Their work is held in numerous collections including the Metropolitan Museum of Art, New York; the Whitney Museum of American Art, New York; and Los Angeles County Museum of Art, Los Angeles.

The Oscar Wilde Temple was conceived as a wholly immersive work of art and secular space honouring one of the earliest forebears of gay liberation whilst commemorating contemporary LGBTQ+ martyrs and those lost to the AIDS crisis. Twenty years in the making, The Oscar Wilde Temple is the first–ever institutional exhibition of artist–duo McDermott & McGough in the UK.

Public Programmes

The Oscar Wilde Temple was conceived as a wholly immersive work of art and secular space honouring one of the earliest forebears of gay liberation whilst commemorating contemporary LGBTQ+ martyrs and those lost to the AIDS crisis. Twenty years in the making, The Oscar Wilde Temple is the first–ever institutional exhibition of artist–duo McDermott & McGough in the UK.

For McDermott & McGough, a central concern was for the Temple to be used by LGBTQ+ communities for ceremonies, community meetings and other special events. In response to the artists’ intention, Studio Voltaire issued a London–wide invitation, eventually working with over 20 LGBTQ+ organisations, charities and individuals to host over 70 events.

Alongside our programme of public workshops, tours, andtalks by artists, activists and academics, our community–led programmes included a Samhaim drumming circle; a “Queer New Year” letter writing workshop; a youth social with 16-25 year old LGBTQ+ people who have experienced homelessness or are living in a hostile environment; a faith gathering for the LGBTQ+ POC community with House of Rainbow; and a wedding.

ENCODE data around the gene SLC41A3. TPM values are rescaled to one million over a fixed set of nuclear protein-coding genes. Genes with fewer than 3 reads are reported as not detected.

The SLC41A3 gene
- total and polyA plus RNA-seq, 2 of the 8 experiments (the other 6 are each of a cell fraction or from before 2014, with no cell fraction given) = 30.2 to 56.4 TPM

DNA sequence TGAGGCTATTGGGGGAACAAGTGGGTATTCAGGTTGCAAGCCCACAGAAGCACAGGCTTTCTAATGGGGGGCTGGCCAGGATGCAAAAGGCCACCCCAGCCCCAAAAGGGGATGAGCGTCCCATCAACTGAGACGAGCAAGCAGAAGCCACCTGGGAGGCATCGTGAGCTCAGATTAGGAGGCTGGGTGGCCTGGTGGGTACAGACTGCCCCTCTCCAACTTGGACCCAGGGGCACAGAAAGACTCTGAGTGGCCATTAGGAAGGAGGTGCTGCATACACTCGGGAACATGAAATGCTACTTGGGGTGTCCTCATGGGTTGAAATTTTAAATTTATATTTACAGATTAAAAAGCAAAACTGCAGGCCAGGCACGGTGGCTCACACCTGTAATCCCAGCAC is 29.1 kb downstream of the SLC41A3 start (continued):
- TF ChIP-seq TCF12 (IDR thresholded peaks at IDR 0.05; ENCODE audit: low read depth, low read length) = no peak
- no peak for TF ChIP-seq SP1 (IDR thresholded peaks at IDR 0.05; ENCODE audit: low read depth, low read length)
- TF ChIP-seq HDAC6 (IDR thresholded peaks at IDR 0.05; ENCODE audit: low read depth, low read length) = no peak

The Oscar Wilde Temple was particularly celebrated and utilised by the 50+ LGBTQ+ local communities of Clapham, Wandsworth and Brixton.

Selected Events

McDermott & McGough in conversation with curator Alison Gingeras, 5 October 2018

Curator Alison Gingeras was in conversation with the artists David McDermott and Peter McGough about The Oscar Wilde Temple, a project which had been twenty years in the making.
Listen

Dr. Dominic Janes on ‘Oscar Wilde and Queer Martyrdom’ with Professor Robert Mills, 13 October 2018

Cultural historian Dominic Janes explored the ways in which artists and writers, from Oscar Wilde to Derek Jarman, employed ecclesiastical material culture to further queer self–expression.

Wandsworth LGBTQ 50+ Coffee morning, 16 October 2018

Organised in partnership with the Wandsworth LGBTQ+ Forum, a local community group who have established a broad programme of advocacy, health and cultural activities for people of all ages.

Jonathan Blake in conversation with Lou Stoppard, 25 October 2018

Gay rights activist Jonathan Blake was joined by writer and curator Lou Stoppard to discuss his long involvement in activism and his life since becoming one of the first people to be diagnosed with HIV in the UK.
Listen

Albert Kennedy Trust (akt) Youth Conference Social, 26 October 2018

akt held a social for its 10th annual Youth Conference at Studio Voltaire, hosting over 80 young people from across the UK including Scotland, Wales, Liverpool, and Brighton.

Radical Faeries of Albion: Albion Fae Samhain Circle, 31 October 2018 and 20 January 2019

The London Queer Rad Fae witches celebrated Samhain night at The Oscar Wilde Temple – returning in the New Year to to invoke Queer Spirit and for more invocations, poetry, song and drumming.

Max Fox and Ben Miller on Guy Hocquenghem’s ‘The Amphitheatre of the Dead: An Anticipated Memoir’ (1988), 8 November, 2018

Writer and editor Max Fox read from his forthcoming English translation of The Amphitheatre of the Dead, a lightly science–fictionalised memoir composed in the last months of Hocquenheghem’s life, when AIDS related complications developed into paralysis.

Juliet Jacques, A Wo/Man of No Importance, 17 November 2018